How Much Trump's Tax Cuts Cost the Government

What Are the Costs of the Trump Tax Cuts to You?

Person filling out tax forms

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President Donald Trump’s administration promised that the 2017 Tax Cut and Jobs Act (TCJA) would add $1.8 trillion in new revenue. That would more than pay for the $1.5 trillion cost of the tax cuts themselves, according to an analysis by the U.S. Department of Treasury.

The analysis looked at the combined effect of the tax cuts and Trump's Fiscal Year 2018 budget. The budget planned to boost growth through increased infrastructure spending, deregulation, and welfare reform.

Congress approved the budget and then some. Trump asked for $1.15 trillion in discretionary spending and Congress gave him $1.3 trillion. 

The Treasury report projected the tax cuts and the budget would boost economic growth to 2.9% a year for the next 10 years.

The report said that prosperity generated by the cuts and the budget would boost tax revenue enough to offset the tax cuts.

Two Other Reports Disagree

The Joint Committee on Taxation (JCT) analyzed the tax cuts alone. It came to a different conclusion. It said the act would increase the deficit by $1 trillion over the next 10 years. The committee expected the economy to grow 0.8% a year. It did not take into account the other changes in the FY 2018 budget.

It seems most fair to simply look at the effect of the tax cuts. In that case, the Joint Committee’s estimate would be most accurate.

The Tax Foundation came up with a second conclusion. It said the act would add almost $448 billion to the deficit over the next 10 years. It looked at the effect of the tax cuts themselves and the TCJA's elimination of the Affordable Care Act mandate.

The foundation said the tax cuts would cost $1.47 trillion in decreased revenue. It would add $600 billion in growth and savings. The plan would boost economic growth by 1.7% a year. It would create 339,000 jobs and add 1.5% to wages.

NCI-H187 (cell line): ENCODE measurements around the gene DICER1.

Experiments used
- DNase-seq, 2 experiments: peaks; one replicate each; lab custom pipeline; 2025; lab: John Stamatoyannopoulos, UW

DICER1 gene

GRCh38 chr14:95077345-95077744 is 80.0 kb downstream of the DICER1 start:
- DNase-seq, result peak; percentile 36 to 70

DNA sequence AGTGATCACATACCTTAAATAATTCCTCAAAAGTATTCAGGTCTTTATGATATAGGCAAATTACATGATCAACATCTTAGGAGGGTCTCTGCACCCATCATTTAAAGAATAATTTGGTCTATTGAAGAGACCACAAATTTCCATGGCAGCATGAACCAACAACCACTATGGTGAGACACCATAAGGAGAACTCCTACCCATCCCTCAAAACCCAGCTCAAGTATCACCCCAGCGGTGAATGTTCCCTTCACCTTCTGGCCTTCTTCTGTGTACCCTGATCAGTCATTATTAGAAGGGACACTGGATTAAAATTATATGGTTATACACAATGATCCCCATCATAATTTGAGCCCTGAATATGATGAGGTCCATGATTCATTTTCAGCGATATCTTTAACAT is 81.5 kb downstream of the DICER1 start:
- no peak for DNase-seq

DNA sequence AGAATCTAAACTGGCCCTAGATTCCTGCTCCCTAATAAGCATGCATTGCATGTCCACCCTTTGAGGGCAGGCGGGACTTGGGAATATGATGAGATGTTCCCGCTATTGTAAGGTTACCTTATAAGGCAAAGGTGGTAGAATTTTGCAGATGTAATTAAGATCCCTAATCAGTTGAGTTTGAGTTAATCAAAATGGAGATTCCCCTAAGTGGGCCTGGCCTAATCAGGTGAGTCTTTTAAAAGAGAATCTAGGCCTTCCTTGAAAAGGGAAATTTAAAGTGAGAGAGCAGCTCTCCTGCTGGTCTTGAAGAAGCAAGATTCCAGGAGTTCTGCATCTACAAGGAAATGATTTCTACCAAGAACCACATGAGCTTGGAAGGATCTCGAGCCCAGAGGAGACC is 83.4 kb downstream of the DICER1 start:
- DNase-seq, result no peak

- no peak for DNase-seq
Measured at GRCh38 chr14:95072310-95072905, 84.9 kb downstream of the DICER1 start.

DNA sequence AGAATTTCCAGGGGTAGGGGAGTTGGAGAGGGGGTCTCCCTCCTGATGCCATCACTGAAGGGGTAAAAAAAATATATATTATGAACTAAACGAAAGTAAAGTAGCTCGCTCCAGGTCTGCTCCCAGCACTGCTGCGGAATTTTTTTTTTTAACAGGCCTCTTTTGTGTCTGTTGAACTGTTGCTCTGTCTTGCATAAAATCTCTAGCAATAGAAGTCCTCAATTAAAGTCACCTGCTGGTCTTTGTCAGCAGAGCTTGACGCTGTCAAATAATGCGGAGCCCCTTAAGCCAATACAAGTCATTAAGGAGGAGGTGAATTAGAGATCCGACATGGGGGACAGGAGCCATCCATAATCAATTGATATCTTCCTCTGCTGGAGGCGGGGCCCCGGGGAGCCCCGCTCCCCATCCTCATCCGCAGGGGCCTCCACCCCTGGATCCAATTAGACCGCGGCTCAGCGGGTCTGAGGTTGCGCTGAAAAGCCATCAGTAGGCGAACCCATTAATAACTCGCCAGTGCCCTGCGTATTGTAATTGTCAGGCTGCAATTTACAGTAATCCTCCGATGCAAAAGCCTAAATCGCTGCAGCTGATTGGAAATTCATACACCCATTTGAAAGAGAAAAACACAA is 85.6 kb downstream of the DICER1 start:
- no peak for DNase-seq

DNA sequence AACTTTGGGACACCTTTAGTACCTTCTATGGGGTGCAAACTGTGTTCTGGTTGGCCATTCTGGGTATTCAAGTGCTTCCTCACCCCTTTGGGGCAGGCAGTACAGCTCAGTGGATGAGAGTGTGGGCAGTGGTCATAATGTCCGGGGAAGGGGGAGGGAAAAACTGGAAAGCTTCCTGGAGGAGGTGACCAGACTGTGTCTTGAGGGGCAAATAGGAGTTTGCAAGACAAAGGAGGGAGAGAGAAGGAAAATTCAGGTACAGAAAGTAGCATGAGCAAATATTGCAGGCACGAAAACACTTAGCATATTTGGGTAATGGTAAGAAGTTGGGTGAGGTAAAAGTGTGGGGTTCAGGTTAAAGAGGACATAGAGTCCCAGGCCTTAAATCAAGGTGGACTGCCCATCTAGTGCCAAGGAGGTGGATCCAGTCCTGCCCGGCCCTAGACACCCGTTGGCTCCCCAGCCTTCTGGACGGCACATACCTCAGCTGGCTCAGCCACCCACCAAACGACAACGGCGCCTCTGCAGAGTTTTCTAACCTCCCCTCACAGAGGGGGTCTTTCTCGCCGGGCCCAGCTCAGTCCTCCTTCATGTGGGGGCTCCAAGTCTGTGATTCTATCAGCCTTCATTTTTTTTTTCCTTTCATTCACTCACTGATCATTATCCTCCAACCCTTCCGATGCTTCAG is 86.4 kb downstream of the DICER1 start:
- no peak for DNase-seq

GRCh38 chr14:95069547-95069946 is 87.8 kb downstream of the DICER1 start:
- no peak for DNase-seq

What Happens If the Cuts Become Permanent

The tax cuts will expire for individuals in 2025. They remain permanent for corporations. Congress could make the individual cuts permanent when the time comes. If that happened, the tax cuts would cost $2.3 trillion instead of $1.5 trillion over the next 10 years.

A Politico analysis found that all additional revenue from increased growth would go toward paying for the cuts. The cost is too high for the tax cuts to pay for themselves. Instead, the deficit and debt would continue to grow.

This increase to the debt means that formerly budget-conscious Republicans have done an about-face. 

In 2011, Republicans supported the Budget Control Act, which automatically cuts spending across the board between 2013 and 2021. These mandatory spending cuts were called sequestration.

In 2013, Republicans threatened to not raise the debt ceiling to force budget cuts. That would have forced the U.S. to default on its debt. Fortunately, better-than-expected revenue meant the debt ceiling debate was postponed until the fall.

Why Tax Cuts Won’t Work Now

Supporters of tax cuts believe in the theory of supply-side economics. It says that freeing up businesses to grow more will drive economic growth. When the government cuts taxes or regulations, companies will hire more workers. The resultant job growth creates more demand which boosts the economy.

Supply-side is the opposite of Keynesian theory. It says that consumer demand drives the economy. It supports more government spending on infrastructure, unemployment benefits, and education.

Tax cuts work when the economy is sluggish, businesses need money, and tax rates are high.

For example, the Treasury Department found that the Bush tax cuts gave the economy a short-term boost. But that was because it had been in a recession. Businesses had a lot of extra capacity they could put to use immediately.

According to a 2017 survey, many large corporations said they didn’t need the money from the tax cuts. They were sitting on a record $2.3 trillion in cash reserves, double the level in 2001. The CEOs of Cisco, Pfizer, and Coca-Cola would instead use the extra cash to pay dividends to shareholders. The CEO of Amgen would use the proceeds to buy back shares of stock. In effect, the corporate tax cuts would boost stock prices but wouldn't create jobs.